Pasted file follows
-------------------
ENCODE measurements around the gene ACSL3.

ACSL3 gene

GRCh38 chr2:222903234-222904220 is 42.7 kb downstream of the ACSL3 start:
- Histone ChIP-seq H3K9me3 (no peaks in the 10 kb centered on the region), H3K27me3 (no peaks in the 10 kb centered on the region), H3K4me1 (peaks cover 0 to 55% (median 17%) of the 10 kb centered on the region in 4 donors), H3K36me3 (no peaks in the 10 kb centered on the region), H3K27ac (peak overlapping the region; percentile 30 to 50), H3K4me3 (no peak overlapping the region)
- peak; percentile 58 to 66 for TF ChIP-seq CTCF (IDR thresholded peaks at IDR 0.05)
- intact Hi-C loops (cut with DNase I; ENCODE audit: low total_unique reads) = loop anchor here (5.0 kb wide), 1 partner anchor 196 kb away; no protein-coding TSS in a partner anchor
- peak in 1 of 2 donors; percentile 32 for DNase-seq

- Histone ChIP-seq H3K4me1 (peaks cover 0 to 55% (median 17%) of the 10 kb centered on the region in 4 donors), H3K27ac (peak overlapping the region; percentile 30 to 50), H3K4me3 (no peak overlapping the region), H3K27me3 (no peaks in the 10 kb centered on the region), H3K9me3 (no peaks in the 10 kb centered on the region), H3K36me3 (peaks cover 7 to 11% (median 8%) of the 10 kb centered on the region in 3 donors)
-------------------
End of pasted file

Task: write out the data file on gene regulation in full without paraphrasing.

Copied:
ENCODE measurements around the gene ACSL3.

ACSL3 gene

GRCh38 chr2:222903234-222904220 is 42.7 kb downstream of the ACSL3 start:
- Histone ChIP-seq H3K9me3 (no peaks in the 10 kb centered on the region), H3K27me3 (no peaks in the 10 kb centered on the region), H3K4me1 (peaks cover 0 to 55% (median 17%) of the 10 kb centered on the region in 4 donors), H3K36me3 (no peaks in the 10 kb centered on the region), H3K27ac (peak overlapping the region; percentile 30 to 50), H3K4me3 (no peak overlapping the region)
- peak; percentile 58 to 66 for TF ChIP-seq CTCF (IDR thresholded peaks at IDR 0.05)
- intact Hi-C loops (cut with DNase I; ENCODE audit: low total_unique reads) = loop anchor here (5.0 kb wide), 1 partner anchor 196 kb away; no protein-coding TSS in a partner anchor
- peak in 1 of 2 donors; percentile 32 for DNase-seq

- Histone ChIP-seq H3K4me1 (peaks cover 0 to 55% (median 17%) of the 10 kb centered on the region in 4 donors), H3K27ac (peak overlapping the region; percentile 30 to 50), H3K4me3 (no peak overlapping the region), H3K27me3 (no peaks in the 10 kb centered on the region), H3K9me3 (no peaks in the 10 kb centered on the region), H3K36me3 (peaks cover 7 to 11% (median 8%) of the 10 kb centered on the region in 3 donors)